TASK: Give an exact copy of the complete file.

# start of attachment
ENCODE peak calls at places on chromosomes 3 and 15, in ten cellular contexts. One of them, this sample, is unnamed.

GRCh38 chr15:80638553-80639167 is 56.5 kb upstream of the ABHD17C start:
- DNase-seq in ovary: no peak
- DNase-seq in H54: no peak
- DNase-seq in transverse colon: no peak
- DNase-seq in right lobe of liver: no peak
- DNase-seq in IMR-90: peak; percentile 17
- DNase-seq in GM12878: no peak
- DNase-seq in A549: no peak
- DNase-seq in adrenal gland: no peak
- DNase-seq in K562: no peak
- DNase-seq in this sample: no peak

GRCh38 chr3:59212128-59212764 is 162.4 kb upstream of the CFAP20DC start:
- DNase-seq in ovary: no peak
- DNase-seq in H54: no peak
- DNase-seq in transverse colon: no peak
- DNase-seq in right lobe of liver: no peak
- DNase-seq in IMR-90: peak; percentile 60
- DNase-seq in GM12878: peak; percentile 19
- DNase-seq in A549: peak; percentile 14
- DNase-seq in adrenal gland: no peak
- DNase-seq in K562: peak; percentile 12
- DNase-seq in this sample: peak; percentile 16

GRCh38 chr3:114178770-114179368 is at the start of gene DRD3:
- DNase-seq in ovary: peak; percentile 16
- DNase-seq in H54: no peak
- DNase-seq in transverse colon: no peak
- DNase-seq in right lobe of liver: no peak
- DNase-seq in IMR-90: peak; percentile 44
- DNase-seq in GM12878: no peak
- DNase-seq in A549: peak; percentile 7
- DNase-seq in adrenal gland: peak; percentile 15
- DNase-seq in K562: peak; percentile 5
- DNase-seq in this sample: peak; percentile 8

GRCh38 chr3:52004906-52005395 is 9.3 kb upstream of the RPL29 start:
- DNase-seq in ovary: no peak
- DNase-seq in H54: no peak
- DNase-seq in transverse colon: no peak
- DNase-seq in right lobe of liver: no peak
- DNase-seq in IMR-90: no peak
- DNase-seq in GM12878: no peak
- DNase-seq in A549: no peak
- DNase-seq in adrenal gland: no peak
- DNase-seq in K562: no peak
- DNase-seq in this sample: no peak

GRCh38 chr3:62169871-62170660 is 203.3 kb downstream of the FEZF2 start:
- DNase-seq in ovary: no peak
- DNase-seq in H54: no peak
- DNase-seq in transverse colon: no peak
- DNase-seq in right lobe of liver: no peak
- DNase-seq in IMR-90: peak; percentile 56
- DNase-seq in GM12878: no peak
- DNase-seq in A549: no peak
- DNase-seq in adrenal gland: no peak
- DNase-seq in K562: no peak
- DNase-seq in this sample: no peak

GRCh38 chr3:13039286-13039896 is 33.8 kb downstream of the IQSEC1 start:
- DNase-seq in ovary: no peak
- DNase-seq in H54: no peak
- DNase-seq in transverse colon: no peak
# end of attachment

ENCODE peak calls at places on chromosomes 3 and 15, in ten cellular contexts. One of them, this sample, is unnamed.

GRCh38 chr15:80638553-80639167 is 56.5 kb upstream of the ABHD17C start:
- DNase-seq in ovary: no peak
- DNase-seq in H54: no peak
- DNase-seq in transverse colon: no peak
- DNase-seq in right lobe of liver: no peak
- DNase-seq in IMR-90: peak; percentile 17
- DNase-seq in GM12878: no peak
- DNase-seq in A549: no peak
- DNase-seq in adrenal gland: no peak
- DNase-seq in K562: no peak
- DNase-seq in this sample: no peak

GRCh38 chr3:59212128-59212764 is 162.4 kb upstream of the CFAP20DC start:
- DNase-seq in ovary: no peak
- DNase-seq in H54: no peak
- DNase-seq in transverse colon: no peak
- DNase-seq in right lobe of liver: no peak
- DNase-seq in IMR-90: peak; percentile 60
- DNase-seq in GM12878: peak; percentile 19
- DNase-seq in A549: peak; percentile 14
- DNase-seq in adrenal gland: no peak
- DNase-seq in K562: peak; percentile 12
- DNase-seq in this sample: peak; percentile 16

GRCh38 chr3:114178770-114179368 is at the start of gene DRD3:
- DNase-seq in ovary: peak; percentile 16
- DNase-seq in H54: no peak
- DNase-seq in transverse colon: no peak
- DNase-seq in right lobe of liver: no peak
- DNase-seq in IMR-90: peak; percentile 44
- DNase-seq in GM12878: no peak
- DNase-seq in A549: peak; percentile 7
- DNase-seq in adrenal gland: peak; percentile 15
- DNase-seq in K562: peak; percentile 5
- DNase-seq in this sample: peak; percentile 8

GRCh38 chr3:52004906-52005395 is 9.3 kb upstream of the RPL29 start:
- DNase-seq in ovary: no peak
- DNase-seq in H54: no peak
- DNase-seq in transverse colon: no peak
- DNase-seq in right lobe of liver: no peak
- DNase-seq in IMR-90: no peak
- DNase-seq in GM12878: no peak
- DNase-seq in A549: no peak
- DNase-seq in adrenal gland: no peak
- DNase-seq in K562: no peak
- DNase-seq in this sample: no peak

GRCh38 chr3:62169871-62170660 is 203.3 kb downstream of the FEZF2 start:
- DNase-seq in ovary: no peak
- DNase-seq in H54: no peak
- DNase-seq in transverse colon: no peak
- DNase-seq in right lobe of liver: no peak
- DNase-seq in IMR-90: peak; percentile 56
- DNase-seq in GM12878: no peak
- DNase-seq in A549: no peak
- DNase-seq in adrenal gland: no peak
- DNase-seq in K562: no peak
- DNase-seq in this sample: no peak

GRCh38 chr3:13039286-13039896 is 33.8 kb downstream of the IQSEC1 start:
- DNase-seq in ovary: no peak
- DNase-seq in H54: no peak
- DNase-seq in transverse colon: no peak